Since election technology has the potential to directly affect the political process, it is important to engender a sense of ownership in its users.  In order to achieve this, ZEC should provide sufficient information to the public to enable them to feel included in the process.  In addition, accessibility, versatility and equality considerations are to be taken into account when deploying these kits to ensure that people with special needs (the old, and disabled for example) are included.  Challenges that may occur during data capture include unreadable prints of old people and physical workers (for example miners), people with missing fingers and software bugs.  Contingency measures should be in place to make sure that none of the affected people are disenfranchised.

There are a number of technical issues associated with the use of BVR which ZEC must be aware of and mitigate against.  The use of technology has associated data security risks which occur as data is collected from individual registration centres to the central registry. Safeguards should be in place to prevent corruption or manipulation of the data. Corrupted data may result in “false rejection” of valid voters. It is therefore important that data security gaps are eliminated from this process.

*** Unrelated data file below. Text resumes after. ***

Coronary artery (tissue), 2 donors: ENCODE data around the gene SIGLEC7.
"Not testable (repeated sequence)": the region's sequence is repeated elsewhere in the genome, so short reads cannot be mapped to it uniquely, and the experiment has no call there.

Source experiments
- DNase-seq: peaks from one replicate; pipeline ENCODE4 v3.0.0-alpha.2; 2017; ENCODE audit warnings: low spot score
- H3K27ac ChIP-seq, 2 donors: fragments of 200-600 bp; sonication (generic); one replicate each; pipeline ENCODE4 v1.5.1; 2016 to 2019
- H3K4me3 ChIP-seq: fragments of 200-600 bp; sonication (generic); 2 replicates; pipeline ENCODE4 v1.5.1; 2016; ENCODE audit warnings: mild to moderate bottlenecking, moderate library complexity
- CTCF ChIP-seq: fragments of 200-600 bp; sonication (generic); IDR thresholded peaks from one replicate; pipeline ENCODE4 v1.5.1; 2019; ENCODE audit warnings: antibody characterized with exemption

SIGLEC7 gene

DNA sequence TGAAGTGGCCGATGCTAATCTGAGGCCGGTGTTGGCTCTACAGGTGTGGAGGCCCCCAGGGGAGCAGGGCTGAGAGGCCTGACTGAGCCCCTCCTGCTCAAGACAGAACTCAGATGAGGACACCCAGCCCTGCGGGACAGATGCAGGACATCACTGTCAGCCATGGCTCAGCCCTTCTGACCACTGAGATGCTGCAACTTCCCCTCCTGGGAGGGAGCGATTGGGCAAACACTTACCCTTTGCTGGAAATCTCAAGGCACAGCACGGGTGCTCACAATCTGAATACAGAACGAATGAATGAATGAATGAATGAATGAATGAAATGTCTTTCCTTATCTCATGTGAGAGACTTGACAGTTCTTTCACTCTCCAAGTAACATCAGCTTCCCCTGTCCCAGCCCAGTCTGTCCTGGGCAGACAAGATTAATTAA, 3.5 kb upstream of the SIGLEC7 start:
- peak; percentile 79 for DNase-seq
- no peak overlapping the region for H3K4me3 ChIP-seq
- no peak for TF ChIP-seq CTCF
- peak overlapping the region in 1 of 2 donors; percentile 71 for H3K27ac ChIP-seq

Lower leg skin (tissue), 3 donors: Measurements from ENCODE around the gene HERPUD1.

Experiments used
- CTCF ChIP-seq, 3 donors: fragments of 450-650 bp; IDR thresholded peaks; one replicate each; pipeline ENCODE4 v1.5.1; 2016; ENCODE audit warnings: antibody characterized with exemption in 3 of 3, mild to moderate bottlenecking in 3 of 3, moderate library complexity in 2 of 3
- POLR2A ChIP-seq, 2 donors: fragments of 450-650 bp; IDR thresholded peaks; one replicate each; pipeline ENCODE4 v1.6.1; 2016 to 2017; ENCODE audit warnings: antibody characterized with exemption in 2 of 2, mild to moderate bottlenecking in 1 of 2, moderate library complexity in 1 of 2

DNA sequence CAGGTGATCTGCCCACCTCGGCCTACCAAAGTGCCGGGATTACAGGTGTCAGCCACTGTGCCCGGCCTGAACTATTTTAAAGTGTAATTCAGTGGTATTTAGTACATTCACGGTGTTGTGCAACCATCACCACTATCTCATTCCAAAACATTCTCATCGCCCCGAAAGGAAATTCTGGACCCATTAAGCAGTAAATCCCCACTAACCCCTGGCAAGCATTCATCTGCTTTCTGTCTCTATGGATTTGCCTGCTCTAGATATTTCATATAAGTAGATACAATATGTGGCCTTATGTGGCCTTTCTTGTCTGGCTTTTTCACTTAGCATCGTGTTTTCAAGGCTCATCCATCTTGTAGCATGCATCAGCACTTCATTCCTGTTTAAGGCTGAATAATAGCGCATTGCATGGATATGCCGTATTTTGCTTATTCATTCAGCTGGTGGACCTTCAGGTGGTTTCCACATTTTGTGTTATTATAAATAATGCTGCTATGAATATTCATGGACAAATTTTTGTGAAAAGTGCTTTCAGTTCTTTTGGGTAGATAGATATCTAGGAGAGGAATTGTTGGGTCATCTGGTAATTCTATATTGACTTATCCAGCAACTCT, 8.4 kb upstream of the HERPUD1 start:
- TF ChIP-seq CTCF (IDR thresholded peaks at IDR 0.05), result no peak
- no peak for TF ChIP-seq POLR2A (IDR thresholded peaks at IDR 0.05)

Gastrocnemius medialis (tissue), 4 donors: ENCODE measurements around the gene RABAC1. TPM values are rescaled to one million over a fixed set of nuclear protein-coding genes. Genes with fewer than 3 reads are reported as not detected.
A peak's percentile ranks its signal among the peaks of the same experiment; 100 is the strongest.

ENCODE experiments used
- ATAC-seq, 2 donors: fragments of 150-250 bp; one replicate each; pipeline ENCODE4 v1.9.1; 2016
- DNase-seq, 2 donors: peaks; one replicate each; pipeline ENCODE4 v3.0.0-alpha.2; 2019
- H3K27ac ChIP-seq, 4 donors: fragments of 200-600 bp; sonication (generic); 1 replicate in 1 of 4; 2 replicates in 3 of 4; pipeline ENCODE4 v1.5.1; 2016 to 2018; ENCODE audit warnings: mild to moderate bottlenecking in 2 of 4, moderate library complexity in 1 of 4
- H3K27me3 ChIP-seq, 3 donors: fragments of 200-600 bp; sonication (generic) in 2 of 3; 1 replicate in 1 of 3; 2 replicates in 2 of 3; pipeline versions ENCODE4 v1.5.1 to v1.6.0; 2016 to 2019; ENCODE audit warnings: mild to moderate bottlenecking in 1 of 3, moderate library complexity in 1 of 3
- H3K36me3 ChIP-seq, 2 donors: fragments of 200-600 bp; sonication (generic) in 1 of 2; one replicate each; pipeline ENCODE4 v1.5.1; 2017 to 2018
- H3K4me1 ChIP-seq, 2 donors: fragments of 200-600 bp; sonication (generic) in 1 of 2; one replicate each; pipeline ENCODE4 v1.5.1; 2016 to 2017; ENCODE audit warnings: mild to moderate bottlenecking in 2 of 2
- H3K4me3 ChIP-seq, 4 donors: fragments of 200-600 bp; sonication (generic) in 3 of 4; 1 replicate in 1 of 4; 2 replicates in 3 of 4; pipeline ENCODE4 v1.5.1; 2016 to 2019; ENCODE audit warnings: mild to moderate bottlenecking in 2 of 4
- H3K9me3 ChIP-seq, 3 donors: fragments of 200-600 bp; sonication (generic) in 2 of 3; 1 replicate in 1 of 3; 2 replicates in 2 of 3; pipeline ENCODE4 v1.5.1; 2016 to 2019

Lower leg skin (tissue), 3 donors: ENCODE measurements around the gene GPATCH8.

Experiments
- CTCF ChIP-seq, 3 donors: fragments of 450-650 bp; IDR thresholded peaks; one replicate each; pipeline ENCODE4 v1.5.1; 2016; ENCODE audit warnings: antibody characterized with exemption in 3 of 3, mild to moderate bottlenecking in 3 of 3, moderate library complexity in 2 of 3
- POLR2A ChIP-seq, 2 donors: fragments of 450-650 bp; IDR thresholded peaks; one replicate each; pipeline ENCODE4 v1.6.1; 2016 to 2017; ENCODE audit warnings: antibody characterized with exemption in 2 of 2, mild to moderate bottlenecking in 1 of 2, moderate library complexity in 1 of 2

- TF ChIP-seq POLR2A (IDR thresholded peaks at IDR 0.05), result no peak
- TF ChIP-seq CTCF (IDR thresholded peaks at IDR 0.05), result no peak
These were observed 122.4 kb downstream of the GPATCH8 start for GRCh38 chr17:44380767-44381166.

ZEC has to ensure that there are measures in place for the biometric data collected to be securely transported from registration centres to data centres. There must be mitigating control measures to protect the mobile registration kits and data storage devices from theft, manipulation or destruction during storage and transportation from registration centres.

ZEC must also clarify the issue of the Data Centre (Central Server) which will host the AFIS software (de-duplication software), the centralised biometric data and related systems. There have been conflicting reports emerging from ZEC which ranged from a separate tender process for the central system, provision from existing facilities and recently UN sponsored upgrading of an existing system. Such conflicting statements emanating from ZEC are not helpful. It should be noted that the Central Server will only be required once all the data from the various registration centres has been gathered; so ZEC has got time to resolve this issue.